After my lesson with Mao, I hopped in the van with the fellows.  We drove two hours outside of the city to Carora (note: this is an extremely hard word for a gringa like me to pronounce).  Carora is a stunningly beautiful and quaint pueblo.  Once again, we were joyfully put to work immediately upon arrival.  Carlos and I got to work with the wind ensemble for a short while before taking the trumpeters and hornist out for a sectional.  They requested to work on technique, which was no surprise to us; however, we opted to take a different approach and work on buzzing and sound production.  The young hornist had never had a horn teacher before, and I felt lucky to pass on any knowledge that I could in the short time I had with him.

Students at Carora

After the sectional, everyone went to full orchestra rehearsal.  Diogo was the celebrity of the day, conducting the orchestra through a rousing rendition of Mambo, followed by the ever popular Venezuela.  After this rehearsal, all of the fellows were treated like royalty.  All of the students wanted photos with us individually.

 Carlos getting mauled by small children

New friends from Carora

Wednesday, the fellows split into groups and dispersed ourselves throughout Lara.  Some went back to Corora; others went to Tamaka; Elise stayed at the conservatory; and Carlos and I returned to Santa Rosa.  This time we worked with the horns, trombones and 1 trumpet.  As the students were unpacking their instruments and music, I José Victor had something new with him: a thick white binder stuffed full of music.  He went above and beyond Carlos' request.  He made artwork for the cover.  He put in a table of contents.  Every piece of music was organized alphabetically, complete with tabs to separate the pieces.  All of the music was in clear plastic to keep it from blowing away, as they rehearse outside.  We were stunned.

We made another trip to the dulceria after rehearsal.  José Victor joined us.

He definitely ate the whole thing.

Thursday was the most profoundly emotional day for me.  We spent the afternoon at the conservatory being treated to a workshop and performance by the Coro de Manos Blancos (White Hands Chorus).  This choir is for individuals with special needs, ranging from blindness to autism to motor disabilities to deafness.  Everything about this was astounding.  I plan on writing a longer blog entry within the next few days about this experience.  All I'll say for now is that none of us were shy with our tears this particular afternoon.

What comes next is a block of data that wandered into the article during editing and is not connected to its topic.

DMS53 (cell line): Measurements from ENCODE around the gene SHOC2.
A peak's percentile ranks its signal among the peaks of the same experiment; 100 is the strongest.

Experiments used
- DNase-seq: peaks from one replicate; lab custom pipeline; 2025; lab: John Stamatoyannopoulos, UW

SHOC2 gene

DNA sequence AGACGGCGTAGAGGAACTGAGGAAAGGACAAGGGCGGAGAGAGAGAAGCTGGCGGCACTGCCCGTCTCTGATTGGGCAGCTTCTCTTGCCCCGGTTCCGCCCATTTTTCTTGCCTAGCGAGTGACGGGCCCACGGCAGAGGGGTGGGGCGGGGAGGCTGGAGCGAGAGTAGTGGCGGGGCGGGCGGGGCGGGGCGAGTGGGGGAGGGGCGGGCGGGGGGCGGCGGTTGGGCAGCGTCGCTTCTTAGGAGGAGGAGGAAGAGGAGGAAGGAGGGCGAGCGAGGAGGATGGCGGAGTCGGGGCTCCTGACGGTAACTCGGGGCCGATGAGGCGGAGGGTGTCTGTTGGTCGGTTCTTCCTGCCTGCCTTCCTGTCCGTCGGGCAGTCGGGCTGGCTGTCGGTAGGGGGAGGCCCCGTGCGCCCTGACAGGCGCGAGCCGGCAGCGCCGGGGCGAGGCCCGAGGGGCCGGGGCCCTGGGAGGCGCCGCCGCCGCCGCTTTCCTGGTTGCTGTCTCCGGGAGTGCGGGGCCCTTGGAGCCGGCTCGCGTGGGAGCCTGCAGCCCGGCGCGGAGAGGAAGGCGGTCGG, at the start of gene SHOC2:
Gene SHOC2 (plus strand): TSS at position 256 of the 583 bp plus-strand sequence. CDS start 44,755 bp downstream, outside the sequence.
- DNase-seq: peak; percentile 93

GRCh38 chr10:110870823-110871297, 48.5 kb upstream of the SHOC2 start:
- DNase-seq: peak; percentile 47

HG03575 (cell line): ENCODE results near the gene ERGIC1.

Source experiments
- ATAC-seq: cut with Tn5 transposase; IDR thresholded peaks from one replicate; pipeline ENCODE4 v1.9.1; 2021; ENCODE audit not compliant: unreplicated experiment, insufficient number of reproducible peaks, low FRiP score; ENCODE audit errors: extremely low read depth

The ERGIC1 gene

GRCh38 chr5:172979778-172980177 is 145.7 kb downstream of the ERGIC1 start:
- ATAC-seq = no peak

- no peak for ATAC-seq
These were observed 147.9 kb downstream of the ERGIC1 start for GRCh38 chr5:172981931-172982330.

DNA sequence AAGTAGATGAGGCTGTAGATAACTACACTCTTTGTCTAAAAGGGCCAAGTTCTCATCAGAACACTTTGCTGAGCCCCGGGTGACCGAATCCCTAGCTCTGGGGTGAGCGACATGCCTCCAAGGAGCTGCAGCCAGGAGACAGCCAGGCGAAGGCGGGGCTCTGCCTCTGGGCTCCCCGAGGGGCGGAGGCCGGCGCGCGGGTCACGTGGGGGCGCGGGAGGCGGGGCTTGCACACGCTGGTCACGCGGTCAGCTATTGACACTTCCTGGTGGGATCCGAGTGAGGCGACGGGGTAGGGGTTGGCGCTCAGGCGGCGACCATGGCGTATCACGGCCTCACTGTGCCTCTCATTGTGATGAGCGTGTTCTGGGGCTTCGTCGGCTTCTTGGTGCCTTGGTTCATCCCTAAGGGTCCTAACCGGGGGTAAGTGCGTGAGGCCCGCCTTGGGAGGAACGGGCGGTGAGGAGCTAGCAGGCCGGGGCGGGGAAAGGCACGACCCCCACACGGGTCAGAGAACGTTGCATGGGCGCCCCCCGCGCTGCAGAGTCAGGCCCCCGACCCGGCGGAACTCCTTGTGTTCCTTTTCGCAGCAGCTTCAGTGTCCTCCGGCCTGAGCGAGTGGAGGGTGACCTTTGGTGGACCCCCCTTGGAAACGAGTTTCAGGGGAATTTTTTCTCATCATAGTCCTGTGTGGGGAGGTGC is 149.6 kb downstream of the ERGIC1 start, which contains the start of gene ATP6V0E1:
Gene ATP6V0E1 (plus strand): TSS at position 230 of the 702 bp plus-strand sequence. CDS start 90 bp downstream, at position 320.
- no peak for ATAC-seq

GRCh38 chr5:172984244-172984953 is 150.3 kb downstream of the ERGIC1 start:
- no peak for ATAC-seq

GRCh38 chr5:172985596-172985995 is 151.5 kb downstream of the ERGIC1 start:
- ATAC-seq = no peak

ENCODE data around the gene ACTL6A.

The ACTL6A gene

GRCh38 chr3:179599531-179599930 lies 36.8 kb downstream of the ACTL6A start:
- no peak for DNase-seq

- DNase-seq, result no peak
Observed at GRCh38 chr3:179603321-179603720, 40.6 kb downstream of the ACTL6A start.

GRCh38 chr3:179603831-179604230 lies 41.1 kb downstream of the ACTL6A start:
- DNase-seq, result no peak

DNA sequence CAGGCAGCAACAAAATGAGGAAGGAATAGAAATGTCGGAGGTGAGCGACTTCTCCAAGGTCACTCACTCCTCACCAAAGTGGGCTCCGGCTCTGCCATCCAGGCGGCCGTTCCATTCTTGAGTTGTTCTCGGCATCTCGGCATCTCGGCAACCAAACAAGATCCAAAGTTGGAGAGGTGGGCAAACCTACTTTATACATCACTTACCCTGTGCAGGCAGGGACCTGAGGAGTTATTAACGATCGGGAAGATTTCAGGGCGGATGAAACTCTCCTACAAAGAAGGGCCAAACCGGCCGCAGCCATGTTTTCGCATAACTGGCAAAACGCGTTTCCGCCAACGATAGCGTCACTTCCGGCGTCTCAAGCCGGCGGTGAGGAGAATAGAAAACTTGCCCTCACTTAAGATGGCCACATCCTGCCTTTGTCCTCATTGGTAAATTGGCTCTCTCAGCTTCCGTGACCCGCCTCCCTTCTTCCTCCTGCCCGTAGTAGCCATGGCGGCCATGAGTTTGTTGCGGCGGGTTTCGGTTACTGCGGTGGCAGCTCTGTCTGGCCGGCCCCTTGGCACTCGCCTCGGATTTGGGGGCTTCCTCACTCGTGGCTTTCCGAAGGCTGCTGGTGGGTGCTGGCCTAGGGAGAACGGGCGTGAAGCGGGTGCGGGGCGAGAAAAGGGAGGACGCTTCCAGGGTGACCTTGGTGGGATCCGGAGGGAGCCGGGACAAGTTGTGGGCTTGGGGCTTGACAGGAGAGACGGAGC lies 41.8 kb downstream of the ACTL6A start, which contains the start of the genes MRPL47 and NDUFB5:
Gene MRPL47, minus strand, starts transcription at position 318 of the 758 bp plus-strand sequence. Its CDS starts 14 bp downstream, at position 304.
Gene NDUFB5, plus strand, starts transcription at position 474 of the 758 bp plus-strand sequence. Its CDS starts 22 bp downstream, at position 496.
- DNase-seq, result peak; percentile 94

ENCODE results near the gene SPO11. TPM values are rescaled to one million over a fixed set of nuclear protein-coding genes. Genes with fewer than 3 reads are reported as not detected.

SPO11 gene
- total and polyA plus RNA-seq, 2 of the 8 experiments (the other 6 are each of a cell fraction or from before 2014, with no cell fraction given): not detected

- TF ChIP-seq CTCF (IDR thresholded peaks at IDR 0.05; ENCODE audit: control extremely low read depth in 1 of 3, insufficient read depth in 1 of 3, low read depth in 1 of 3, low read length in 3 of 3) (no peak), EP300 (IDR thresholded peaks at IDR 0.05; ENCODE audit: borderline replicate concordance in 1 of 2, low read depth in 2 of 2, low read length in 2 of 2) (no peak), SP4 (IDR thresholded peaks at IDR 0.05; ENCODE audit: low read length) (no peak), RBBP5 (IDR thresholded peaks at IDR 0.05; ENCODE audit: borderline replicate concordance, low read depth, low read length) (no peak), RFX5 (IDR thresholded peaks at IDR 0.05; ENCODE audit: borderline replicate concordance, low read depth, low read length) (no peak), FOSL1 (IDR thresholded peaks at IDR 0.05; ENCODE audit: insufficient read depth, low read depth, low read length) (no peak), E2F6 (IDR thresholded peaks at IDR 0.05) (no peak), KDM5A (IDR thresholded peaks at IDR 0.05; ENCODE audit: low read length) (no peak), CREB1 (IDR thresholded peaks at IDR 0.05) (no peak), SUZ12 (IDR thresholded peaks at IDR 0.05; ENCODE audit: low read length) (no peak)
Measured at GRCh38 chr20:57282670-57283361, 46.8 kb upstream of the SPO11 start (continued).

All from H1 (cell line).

Friday was my favorite day of the week for many reasons.  For starters, I decided to get in my morning practice session on the roof of our hotel.

This was my view.  And yes, I obviously played the Short Call.

In the afternoon, Carlos, Xochitl, Monique and I returned to Santa Rosa one last time.  Carlos and I had our biggest brass section yet: 4 horns, 5 trumpets, 3 trombones and a euphonium.  Carlos conducted them while I ran around adjusting hand positions and playing along with the students struggling with harmonies.  The last hour was spent in full orchestra rehearsal, where Carlos conducted and I jumped in to play along with the kids.  At the end of rehearsal, the nucleo director and all of the children thanked us deeply for sharing with them.  We thanked them in return, though I doubt I can express the impact the Santa Rosa nucleo had on me.  To experience kids with such hunger to learn in a seemingly constant state of joy is something I will never forget.  Even though I could barely talk to them, they showed me so much love and appreciation.  Wherever I end up in June, I want my nucleo to be reminiscent of Santa Rosa.

The fellows spent the evening with our new friends from the Barquisimeto conservatory and Santa Rosa.  I received patient assistance with my Spanish, and learned how to salsa and merengue.  It was a perfect way to end a fantastic week in a beautiful city full of kind and generous souls.

We are now back in Caracas for a few days, wrapping up our trip.  We return to the US on Tuesday.  I feel like I just got here, like I just started to understand what Venezuela’s El Sistema is about.  I have so much to think about, but right now my brain can only focus on how and when to get back to this beautiful country to continue growing and learning at the source.


  1. Santa Rosa was one of my favorite Nucleos-

  2. People say "music is a universal language" all your life and the first day you set foot in a rehearsal or private lesson with a language barrier in place you find out exactly how much truth is tucked away in that old platitude.